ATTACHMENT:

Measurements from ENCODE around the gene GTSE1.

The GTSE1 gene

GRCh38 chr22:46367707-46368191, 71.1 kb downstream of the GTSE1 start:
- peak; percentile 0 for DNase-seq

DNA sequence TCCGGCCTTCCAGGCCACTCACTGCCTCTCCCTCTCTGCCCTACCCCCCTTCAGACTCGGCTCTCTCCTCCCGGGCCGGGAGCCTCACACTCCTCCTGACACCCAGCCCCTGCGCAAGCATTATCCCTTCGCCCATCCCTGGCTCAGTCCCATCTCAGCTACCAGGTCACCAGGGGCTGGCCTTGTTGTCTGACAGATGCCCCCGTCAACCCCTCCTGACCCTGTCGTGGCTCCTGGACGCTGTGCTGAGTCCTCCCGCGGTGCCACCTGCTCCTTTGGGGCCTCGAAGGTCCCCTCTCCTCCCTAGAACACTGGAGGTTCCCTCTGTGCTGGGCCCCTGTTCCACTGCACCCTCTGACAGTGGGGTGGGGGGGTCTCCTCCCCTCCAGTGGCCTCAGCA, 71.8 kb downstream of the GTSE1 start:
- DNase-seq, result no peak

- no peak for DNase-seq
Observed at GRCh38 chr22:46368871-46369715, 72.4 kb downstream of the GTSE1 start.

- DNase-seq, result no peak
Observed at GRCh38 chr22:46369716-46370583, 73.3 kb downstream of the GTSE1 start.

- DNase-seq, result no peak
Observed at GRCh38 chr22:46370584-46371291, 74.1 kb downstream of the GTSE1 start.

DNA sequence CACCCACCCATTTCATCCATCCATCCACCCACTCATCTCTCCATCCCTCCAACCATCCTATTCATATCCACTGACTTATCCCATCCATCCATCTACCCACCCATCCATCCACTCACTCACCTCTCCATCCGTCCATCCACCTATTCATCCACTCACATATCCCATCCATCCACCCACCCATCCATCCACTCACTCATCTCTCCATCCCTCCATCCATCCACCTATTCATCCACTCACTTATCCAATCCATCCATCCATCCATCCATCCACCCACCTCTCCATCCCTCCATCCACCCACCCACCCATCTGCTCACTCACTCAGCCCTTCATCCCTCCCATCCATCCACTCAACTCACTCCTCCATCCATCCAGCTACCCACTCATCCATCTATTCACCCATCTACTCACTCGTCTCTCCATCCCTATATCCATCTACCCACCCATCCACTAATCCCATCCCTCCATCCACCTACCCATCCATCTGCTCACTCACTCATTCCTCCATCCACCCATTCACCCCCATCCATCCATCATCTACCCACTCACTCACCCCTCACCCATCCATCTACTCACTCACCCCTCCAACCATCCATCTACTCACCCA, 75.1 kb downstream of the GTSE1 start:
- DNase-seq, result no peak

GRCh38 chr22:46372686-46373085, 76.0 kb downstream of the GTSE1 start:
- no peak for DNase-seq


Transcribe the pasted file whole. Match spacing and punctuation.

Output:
Measurements from ENCODE around the gene GTSE1.

The GTSE1 gene

GRCh38 chr22:46367707-46368191, 71.1 kb downstream of the GTSE1 start:
- peak; percentile 0 for DNase-seq

DNA sequence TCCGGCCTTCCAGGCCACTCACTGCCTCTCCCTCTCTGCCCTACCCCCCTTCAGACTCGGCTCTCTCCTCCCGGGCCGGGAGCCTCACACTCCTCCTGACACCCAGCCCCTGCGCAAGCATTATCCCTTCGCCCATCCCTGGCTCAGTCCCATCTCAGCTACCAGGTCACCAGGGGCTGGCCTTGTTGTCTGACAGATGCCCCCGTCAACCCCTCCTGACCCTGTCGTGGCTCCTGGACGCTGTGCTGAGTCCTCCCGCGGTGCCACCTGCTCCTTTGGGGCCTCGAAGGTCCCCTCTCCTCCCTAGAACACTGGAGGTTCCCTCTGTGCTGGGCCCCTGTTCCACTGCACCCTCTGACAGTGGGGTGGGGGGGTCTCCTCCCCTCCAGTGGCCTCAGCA, 71.8 kb downstream of the GTSE1 start:
- DNase-seq, result no peak

- no peak for DNase-seq
Observed at GRCh38 chr22:46368871-46369715, 72.4 kb downstream of the GTSE1 start.

- DNase-seq, result no peak
Observed at GRCh38 chr22:46369716-46370583, 73.3 kb downstream of the GTSE1 start.

- DNase-seq, result no peak
Observed at GRCh38 chr22:46370584-46371291, 74.1 kb downstream of the GTSE1 start.

DNA sequence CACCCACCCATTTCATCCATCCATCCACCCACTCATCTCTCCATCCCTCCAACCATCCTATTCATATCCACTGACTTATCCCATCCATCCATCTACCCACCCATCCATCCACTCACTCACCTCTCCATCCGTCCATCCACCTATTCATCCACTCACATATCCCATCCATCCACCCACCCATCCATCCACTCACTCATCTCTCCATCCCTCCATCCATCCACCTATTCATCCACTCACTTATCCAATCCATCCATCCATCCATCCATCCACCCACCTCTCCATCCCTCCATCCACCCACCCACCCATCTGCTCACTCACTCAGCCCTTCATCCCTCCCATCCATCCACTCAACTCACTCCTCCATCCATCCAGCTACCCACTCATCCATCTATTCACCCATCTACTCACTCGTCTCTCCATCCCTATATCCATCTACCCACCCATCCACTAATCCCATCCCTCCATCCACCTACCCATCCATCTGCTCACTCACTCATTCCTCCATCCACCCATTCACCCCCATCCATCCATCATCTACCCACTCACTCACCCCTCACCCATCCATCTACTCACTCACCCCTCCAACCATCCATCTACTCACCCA, 75.1 kb downstream of the GTSE1 start:
- DNase-seq, result no peak

GRCh38 chr22:46372686-46373085, 76.0 kb downstream of the GTSE1 start:
- no peak for DNase-seq